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McAuslan Brunch @ Au Pied de Cochon

Posted by Kim / February 19, 2008

20080219_apdc5.jpgImagine being able to enjoy an endless glass of beer while plates and platters and bowls of jaw-dropping food are placed before you, each one very different from the last, surrounded by the bustle and clamor of a kitchen cooking for you while you watch, and fellow-diners steadily getting happier. Imagine this is your breakfast. This little piece of heaven can be known as Au Pied de Cochon’s once-a-year McAuslan brunch, the all-you-can-drink-and-eat extravaganza at one of this city’s shining stars of a restaurant.

The best way I can describe how I felt during this meal is privileged. I felt lucky to be surrounded by laughing, slightly drunk strangers who gathered together at 10am on a Sunday morning simply because of their love for (APdC) food. I felt privileged watching the chef, Martin Picard, running his kitchen, test-tasting everything with an analytical look in his eye. And more than all that, I felt privileged eating this food.

Onto the meal! (And watch out, this is a long one...)

20080219_apdc1.jpgThe meal was sugar-shack style, with rows of tables set up, cramming everyone together. A glass of McAuslan was placed in front of me as soon as I sat down, and the conscientious staff made sure I never drank more than four sips before refilling. Each course was brought to the tables, leaving you to fill your own plate with as much as you wanted. It all started with a package of buckwheat pancakes, warm, salty and fluffy. After a drizzle of molasses and a spoonful of the richest, creamiest cottage cheese in the world, it was as decadent as pancakes can get: salty sweet with a texture of creamy warm and cool at the same time. Next to the table, a jug of baked beans, obviously slow-cooked with syrup and pork lard. And then there were the cheddar and cranberry scones, one of my favourites. Warm, flakey but dense with the tart tang of cranberry and the salty cheddar, all with a smear of butter. I could’ve stopped the meal there and been happy.
20080219_apdc2.jpgBut there was much, much more to be had. Soft-boiled eggs with a long herbed crouton were a hit, the yolk cooked just right, and the presentation lovely.
20080219_apdc4.jpgLess impressive was the endive salad with blue cheese, apple and walnuts. The presentation was fantastic, but it didn’t work for the food – the dressing all on top, the endive difficult to eat.
20080219_apdc3.jpgBut then came the quail. A sparse Christmas tree with plump quail adorning the bare branches, complete with cork heads and paper beaks, dripping a sticky barbeque sauce everywhere. The quail were perfect – tender and easily the juiciest and most flavourful poultry I’ve ever had, with a sauce that had me licking my fingers constantly.
20080219_apdc6.jpgOne of the most interesting dishes was the gravlax, thinly sliced salmon meant to be eaten with APdC’s specialty mashed potatoes, a dish where there’s more butter than potato. The two were simply fantastic together.
20080219_apdc9.jpgThe shark soup was incredible. Salty, with a seafood taste lingering after the initial nuttiness of the shitake mushrooms. Simple, but outstanding.
20080219_apdc7.jpgThe tripe-chorizo pizza was fun, with a strong tangy bite to it – it addressed a different area of my palate and was nice to have.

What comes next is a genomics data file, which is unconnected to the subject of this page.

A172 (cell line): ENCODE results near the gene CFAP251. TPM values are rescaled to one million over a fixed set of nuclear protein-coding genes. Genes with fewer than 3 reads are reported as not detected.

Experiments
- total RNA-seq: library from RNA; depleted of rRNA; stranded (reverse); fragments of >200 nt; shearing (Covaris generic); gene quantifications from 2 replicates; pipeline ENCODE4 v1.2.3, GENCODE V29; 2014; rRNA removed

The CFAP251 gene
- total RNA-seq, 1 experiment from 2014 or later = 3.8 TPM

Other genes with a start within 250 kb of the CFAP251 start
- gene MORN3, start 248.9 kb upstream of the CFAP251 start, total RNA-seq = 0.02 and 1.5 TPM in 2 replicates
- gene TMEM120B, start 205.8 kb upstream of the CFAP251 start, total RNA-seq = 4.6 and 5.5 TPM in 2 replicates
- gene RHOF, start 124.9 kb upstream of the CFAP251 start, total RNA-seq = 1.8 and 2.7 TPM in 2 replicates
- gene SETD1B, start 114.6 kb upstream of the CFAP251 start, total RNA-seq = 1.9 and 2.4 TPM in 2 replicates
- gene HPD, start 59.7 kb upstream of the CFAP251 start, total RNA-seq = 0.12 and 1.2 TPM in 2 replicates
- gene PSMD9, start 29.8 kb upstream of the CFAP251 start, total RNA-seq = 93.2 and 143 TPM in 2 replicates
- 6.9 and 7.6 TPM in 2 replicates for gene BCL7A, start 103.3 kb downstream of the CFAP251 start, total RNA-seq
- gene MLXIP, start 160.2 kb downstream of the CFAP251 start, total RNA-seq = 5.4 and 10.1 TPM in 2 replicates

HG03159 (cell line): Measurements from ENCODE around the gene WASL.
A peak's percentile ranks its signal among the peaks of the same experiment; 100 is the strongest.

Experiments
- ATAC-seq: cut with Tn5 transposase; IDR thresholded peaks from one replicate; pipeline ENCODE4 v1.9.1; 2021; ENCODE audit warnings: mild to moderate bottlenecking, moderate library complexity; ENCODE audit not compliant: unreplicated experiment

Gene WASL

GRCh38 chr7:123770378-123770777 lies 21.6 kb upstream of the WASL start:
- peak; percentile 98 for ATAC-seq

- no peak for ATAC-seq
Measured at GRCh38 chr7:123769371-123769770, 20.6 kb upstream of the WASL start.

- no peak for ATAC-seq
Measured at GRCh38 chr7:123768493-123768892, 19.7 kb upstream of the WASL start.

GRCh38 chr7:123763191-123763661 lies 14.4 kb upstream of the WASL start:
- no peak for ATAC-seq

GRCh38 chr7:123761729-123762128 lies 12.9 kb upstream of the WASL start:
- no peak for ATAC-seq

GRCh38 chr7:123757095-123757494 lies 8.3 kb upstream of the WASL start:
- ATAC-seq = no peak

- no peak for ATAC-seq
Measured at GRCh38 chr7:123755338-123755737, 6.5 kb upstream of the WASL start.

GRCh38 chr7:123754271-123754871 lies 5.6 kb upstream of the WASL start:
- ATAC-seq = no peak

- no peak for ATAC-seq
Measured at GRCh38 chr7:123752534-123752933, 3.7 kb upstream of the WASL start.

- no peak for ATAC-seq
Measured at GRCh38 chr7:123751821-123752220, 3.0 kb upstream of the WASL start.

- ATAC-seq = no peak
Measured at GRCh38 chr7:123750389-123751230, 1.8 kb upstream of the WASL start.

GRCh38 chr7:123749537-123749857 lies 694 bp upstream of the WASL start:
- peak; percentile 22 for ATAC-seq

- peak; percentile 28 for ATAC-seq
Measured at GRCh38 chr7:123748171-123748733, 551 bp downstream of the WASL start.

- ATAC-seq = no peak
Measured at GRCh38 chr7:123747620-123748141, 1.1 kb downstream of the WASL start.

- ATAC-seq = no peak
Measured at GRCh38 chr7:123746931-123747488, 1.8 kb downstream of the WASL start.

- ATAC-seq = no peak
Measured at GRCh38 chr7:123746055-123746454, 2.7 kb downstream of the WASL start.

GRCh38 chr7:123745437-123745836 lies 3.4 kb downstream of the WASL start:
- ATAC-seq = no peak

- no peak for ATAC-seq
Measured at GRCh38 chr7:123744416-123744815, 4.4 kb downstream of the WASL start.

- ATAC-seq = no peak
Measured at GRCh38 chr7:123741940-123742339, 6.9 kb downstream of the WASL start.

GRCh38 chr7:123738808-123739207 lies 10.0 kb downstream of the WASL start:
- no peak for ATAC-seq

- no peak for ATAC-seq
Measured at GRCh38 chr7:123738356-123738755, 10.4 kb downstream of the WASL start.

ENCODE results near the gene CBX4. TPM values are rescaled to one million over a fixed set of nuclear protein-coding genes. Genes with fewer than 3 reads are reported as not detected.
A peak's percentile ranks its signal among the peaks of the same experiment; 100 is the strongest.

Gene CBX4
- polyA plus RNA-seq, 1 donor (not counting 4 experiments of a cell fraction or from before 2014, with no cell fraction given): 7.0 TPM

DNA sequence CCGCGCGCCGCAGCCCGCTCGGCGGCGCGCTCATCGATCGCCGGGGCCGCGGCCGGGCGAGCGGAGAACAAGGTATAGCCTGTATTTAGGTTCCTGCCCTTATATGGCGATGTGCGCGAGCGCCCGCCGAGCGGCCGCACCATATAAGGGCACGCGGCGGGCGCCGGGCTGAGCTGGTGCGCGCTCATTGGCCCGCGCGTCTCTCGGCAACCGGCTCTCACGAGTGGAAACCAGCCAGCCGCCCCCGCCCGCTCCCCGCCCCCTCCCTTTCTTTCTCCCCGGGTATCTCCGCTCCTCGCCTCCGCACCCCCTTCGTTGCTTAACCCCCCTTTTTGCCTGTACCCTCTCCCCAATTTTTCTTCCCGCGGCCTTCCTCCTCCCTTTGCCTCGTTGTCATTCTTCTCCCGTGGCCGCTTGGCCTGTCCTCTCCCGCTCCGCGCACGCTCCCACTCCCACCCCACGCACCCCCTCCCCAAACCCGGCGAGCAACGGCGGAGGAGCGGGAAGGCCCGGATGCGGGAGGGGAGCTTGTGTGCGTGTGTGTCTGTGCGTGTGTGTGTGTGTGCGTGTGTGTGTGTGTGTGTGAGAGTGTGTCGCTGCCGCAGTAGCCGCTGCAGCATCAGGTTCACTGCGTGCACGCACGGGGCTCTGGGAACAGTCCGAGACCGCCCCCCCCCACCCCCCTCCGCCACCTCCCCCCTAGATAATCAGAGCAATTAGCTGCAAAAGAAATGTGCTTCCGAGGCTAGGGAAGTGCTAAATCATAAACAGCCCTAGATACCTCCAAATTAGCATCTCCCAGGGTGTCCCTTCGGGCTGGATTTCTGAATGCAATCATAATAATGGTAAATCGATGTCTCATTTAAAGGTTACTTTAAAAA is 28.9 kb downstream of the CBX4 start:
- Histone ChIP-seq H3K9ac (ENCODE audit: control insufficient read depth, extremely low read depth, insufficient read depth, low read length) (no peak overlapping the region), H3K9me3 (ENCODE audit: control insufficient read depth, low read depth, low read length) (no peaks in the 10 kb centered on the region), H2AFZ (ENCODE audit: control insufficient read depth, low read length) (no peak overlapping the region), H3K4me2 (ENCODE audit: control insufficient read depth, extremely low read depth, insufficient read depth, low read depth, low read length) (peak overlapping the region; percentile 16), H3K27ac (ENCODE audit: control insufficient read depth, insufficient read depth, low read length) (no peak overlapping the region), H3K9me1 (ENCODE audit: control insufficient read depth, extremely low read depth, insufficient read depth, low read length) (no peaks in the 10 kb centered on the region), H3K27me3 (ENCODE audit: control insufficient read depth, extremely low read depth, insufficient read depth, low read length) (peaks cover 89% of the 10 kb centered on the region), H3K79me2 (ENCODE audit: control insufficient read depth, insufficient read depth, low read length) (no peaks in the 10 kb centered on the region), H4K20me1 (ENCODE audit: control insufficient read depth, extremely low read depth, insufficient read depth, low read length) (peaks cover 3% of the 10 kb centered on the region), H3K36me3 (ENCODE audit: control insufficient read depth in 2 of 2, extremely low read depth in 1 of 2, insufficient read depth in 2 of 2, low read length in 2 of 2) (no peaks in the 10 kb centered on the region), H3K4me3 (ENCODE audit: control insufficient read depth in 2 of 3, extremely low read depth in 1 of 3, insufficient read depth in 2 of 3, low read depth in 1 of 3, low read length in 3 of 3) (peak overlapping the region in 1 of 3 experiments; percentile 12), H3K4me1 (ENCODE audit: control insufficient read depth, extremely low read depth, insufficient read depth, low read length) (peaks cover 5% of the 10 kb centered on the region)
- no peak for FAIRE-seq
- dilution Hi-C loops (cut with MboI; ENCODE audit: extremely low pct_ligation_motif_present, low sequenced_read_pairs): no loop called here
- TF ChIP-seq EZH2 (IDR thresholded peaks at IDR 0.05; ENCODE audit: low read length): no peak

20080219_apdc8.jpgA slab of lard hit the table, and this was something new. I didn't really know what to do with it, or what to enjoy about it. I mean, this is a piece of fat and skin as big as my head! But with two different layers of bacon, one dry and one slightly meatier, with a layer of fat and then pork skin, was delicious in its novelty.

20080219_apdc10.jpgFinally, the roast pork loin. The waiter initially forgot to pour the sauce on our slice, so I tried it bare, and I found nothing special about it. But once the waiter was called back and he dosed the meat with a pear gravy, it seemed the very properties of the meat had changed. The gravy, tasting like pear, but without any sweetness, opened up the pork and allowed the taste to resonate in the mouth.

With some maple syrup on ice for dessert, I practically rolled out of the McAuslan brunch at Au Pied de Cochon and shuffled home in an absolute afterglow of beer and one of the best meals I’ve experienced.

Au Pied de Cochon
536 Duluth Est



djou / February 19, 2008 at 08:59 pm
i can't believe that i missed this event! had i known about it, i would have gone and eaten myself into a food coma...

once again, i love the pictures :)
Jeff / February 20, 2008 at 12:48 pm
KIM ... Wow wow wow.. I want this to happen every Sunday morning.. is there any chance of a repeat? How does this work? do I just show up or make reservations. ?

kim / February 20, 2008 at 12:58 pm
Jeff, I'm sorry to say that the brunch is not offered every Sunday - it was a special event happening just on February 17th.

I too wish it happened every Sunday.

And thanks, djou!
k / February 21, 2008 at 09:21 pm
Looks decadent - how much does it cost?
kim / February 22, 2008 at 09:13 am
Such decadence cost $50/person. Considering I must've drank at least $25 worth of beer, it was all quite the deal.
A long, luxurious, hedonistic deal. :)
kellypea / February 23, 2008 at 05:09 pm
Oh. My. Gawd. I'm swooning just thinking about this experience. Once a year? How did you get in? The presentation on some of those dishes is something else...
rich / February 29, 2008 at 10:46 pm
The McAuslan brunch comes but once a year, alas. But, if you check their website, you'll see Picard and crew are planning something special for St. Patrick's Day. Now there's a scary thought.
Kaviar / January 16, 2010 at 01:26 pm
Delectable ;-) - In Truth nice recipes. I love your homepage, carry on!
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